Bell's honeysuckle, Bella honeysuckle
FULL SCIENTIFIC NAME
Lonicera x bella Zabel
FAMILY NAME COMMON
FAMILY SCIENTIFIC NAME
Lonicera x bella
Lonicera bella is the hybrid of L. tartarica and L. morrowii. Identification of this plant is difficult because of its many intermediate characteristics. Lonicera bella tends to be a taller plant than either of its parents, and can reach 6 m (20 ft.) in height. The young stems of this plant are hollow and are sparsely pubescent. The oppositely leaves are slightly pubescent on their lower surface. The leaves are ovate to ovate-elliptic in shape, measuring 3-6 cm (1-2.5 in.) long. The leaf bases are rounded or subcordate. Due to the presence of backcrossed individuals, the characters of the flowers of Lonicera bella are quite variable. The flowers of Lonicera bella are usually pink in color, often fading to yellow. They measure 1.5-2 cm (0.6-0.75 in.) in size. The flowers are on peduncles that are longer than the subtending petioles, measuring approximately 1 cm (0.4 in.) long. The outside of the corolla of the flower is usually glabrous. The bracteoles are half as long as the ovary when the flower is fully open. Flowers appear on this plant from May to early June. The berries are spherical, red in color and found in pairs. The fruit ripen in late summer or early fall. The seeds are rather flat and ovate in shape. Page References Bailey 943, Fernald 1333, Gleason & Cronquist 509, Holmgren 478, Magee & Ahles 963, Newcomb 294. See reference section below for full citations.
Lonicera morrowii Gray (Morrow's honeysuckle), L. tartarica L. (Tartarian honeysuckle), L. maackii (Rupr.) Herder (Amur honeysuckle), L. xylosteum L. (Dwarf honeysuckle) Lonicera spp. (Native bush honeysuckles). One way to differentiate between the invasive bush honeysuckles and the native ones is that the invasive honeysuckles all have hollow stems, while the stems of the native ones are solid.
The fruits of Lonicera bella are dispersed by birds.
Since the parent plants of Lonicera bella have native ranges that do not overlap, this hybrid was first observed in botanical gardens in Europe. In the United States, it has been reported from the Northeastern states, south to South Carolina and west to Minnesota and Illinois. This plant has been observed in all the states of New England.
HISTORY OF INTRODUCTION IN NEW ENGLAND
The history of introduction of this plant is related to the history of introduction of L. morrowii and L. tatarica. Deliberate hybridizations of this plant were made in Russia before 1889. It is not clear whether the hybrid was deliberately introduced or if the parents were introduced and the parents then hybridized in the United States.
HABITATS IN NEW ENGLAND
Abandoned Field, Early Successional Forest, Edge, Floodplain Forest, Open Disturbed Area, Pasture, Planted Forest, Roadside, Utility Right-of-Way, Vacant Lot, Yard or Garden. Like its parents, Lonicera bella is adaptable to a wide variety of habitats ranging from open forests to fields and roadsides. It can tolerate various moisture and light regimes as well.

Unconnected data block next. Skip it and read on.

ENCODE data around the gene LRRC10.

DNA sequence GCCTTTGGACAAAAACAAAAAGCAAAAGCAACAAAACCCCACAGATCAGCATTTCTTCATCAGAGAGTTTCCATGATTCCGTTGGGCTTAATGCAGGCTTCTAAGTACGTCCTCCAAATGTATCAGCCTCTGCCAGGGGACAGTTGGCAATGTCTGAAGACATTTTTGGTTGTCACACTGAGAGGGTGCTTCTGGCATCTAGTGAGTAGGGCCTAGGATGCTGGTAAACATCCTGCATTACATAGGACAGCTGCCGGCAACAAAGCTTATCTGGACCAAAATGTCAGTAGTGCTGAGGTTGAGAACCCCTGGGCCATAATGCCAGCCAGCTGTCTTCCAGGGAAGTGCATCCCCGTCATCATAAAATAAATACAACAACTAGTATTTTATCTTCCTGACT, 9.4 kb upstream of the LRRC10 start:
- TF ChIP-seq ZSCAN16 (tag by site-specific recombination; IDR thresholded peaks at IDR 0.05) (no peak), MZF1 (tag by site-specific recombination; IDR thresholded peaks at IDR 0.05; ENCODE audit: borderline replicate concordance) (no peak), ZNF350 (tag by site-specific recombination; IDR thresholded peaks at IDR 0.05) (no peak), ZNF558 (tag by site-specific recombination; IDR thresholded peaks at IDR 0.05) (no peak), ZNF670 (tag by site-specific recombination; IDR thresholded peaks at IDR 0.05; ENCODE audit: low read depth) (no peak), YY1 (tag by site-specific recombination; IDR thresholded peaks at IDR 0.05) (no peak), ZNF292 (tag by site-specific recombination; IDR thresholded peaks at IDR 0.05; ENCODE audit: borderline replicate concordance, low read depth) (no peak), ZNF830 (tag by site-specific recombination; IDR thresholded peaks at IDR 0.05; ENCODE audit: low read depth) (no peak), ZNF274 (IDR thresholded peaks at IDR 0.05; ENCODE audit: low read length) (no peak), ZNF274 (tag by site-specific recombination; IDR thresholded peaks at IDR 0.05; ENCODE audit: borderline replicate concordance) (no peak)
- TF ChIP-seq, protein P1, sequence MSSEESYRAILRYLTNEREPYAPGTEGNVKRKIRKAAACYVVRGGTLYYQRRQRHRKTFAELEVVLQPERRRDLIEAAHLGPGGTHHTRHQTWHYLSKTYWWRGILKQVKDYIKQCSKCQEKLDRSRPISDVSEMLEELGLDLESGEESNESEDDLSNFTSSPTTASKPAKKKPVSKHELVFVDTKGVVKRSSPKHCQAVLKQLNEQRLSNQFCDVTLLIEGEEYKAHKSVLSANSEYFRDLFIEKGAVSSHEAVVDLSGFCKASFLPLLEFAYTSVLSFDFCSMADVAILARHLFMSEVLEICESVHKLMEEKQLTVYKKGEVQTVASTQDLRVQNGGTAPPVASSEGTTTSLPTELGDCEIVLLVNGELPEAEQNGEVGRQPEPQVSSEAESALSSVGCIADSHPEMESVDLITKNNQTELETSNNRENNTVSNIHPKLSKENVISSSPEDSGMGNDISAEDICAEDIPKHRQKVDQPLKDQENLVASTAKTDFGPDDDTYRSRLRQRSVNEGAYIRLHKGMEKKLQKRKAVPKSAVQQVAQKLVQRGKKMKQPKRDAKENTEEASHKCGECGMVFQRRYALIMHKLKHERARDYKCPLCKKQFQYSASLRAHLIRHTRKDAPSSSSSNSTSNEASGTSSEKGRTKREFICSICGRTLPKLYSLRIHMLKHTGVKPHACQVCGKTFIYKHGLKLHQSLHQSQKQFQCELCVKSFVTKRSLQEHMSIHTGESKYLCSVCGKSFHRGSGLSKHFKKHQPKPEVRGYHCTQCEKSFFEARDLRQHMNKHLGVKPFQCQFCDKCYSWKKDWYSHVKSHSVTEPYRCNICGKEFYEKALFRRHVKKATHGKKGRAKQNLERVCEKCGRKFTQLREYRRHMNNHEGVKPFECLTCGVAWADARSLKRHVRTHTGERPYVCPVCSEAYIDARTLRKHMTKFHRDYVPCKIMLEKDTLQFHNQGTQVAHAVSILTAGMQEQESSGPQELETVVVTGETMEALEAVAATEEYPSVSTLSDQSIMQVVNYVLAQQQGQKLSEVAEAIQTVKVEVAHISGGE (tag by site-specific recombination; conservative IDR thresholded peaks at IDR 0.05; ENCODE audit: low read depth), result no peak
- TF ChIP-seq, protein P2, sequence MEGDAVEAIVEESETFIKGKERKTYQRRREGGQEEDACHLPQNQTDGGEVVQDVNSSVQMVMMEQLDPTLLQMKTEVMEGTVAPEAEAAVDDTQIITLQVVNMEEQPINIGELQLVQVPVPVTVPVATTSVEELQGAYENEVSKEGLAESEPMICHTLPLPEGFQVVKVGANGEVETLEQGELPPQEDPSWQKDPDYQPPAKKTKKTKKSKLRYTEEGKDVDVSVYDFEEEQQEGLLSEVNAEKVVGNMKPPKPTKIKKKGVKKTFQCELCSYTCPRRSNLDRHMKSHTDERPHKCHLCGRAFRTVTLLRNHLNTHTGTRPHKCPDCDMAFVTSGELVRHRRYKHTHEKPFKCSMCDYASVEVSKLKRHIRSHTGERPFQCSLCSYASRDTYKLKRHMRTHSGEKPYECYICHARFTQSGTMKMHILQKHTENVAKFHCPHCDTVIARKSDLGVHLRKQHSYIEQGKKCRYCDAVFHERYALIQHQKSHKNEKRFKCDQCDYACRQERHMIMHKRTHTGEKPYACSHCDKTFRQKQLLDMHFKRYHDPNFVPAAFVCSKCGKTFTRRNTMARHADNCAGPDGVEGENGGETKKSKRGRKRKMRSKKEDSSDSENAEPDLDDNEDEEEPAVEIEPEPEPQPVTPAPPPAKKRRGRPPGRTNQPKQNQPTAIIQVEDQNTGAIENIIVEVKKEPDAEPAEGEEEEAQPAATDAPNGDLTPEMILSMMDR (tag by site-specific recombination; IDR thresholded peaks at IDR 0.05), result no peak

The "hybrid swarm" of L. morrowii, L. tatarica and L. bella causes a complicated situation in natural habitats. Regardless of which plant is actually present, all of these plants form dense stands that can suppress the growth of native species of plants. Thus, ecologically, these plants all appear to be very similar in their effects.
The Connecticut Invasive Plant Working Group Invasive Plant Management Guide
Illinois Natural History Survey General description and management guidelines.
Plant Conservation Alliance Fact sheet with management information
Documentation required: A specific photograph of a close-up of the flowers or mounted snippet of the flowers. Best time for documentation: Late spring.
Integrated Taxonomic Information System Taxonomic information
The PLANTS Database General information and a map
Plant Conservation Alliance Fact sheet on the bush honeysuckles.
Virginia Native Plant Society Fact sheet on the bush honeysuckles.
Wisconsin Department of Natural Resources Description and control information
Wisconsin State Herbarium Image and brief description about this plant in Wisconsin
Ohio Perennial and Biennial Weed Guide Pictures and descriptive information on L. maackii, L. morrowii and L. tartarica.
Virginia Tech Dendrology Description and photographs
Bailey, L. H. 1949. Manual of Cultivated Plants. Macmillan, New York.
Barnes, W.J. and G. Cottam. 1974. Some autecological studies of the Lonicera x bella complex. Ecology 55: 40-50.
Converse, C.K. 1985. Element Stewardship Abstract for Lonicera tatarica, L. Morrowii, and L. X bella. The Nature Conservancy. Unpublished document.
Dirr, M.A. 1998. Manual of Woody Landscape Plants. 5th ed. Stipes Publishing, Champaign, Illinois.
Fernald, M.L. 1950. Gray's Manual of Botany 8th ed. American Book Co., Boston.
Gleason H.A. and A.C. Cronquist. 1991. Manual of Vascular Plants of the Northeastern United States and Adjacent Canada. 2nd ed. New York Botanical Garden, Bronx, New York.
Holmgren N.H. 1998. Illustrated Companion to Gleason and Cronquist's Manual. New York Botanical Garden, Bronx, New York.
Magee D.W and H.E. Ahles. 1999. Flora of the Northeast. University of Massachusetts Press, Amherst.
Nyboer, R. . Vegetation Management Guideline: Bush Honeysuckles - Tatarian, Morrow's, Belle, and Amur Honeysuckle (Lonicera tatarica L., L. Morrowii Gray, L. X bella Zabel, and L. Maackii [Rupr.] Maxim.). Natural Areas Journal 12(4): 218-219.
USDA, NRCS. 2001. The PLANTS Database, Version 3.1. (http://plants.usda.gov). National Plant Data Center, Baton Rouge, LA 70874-4490 USA.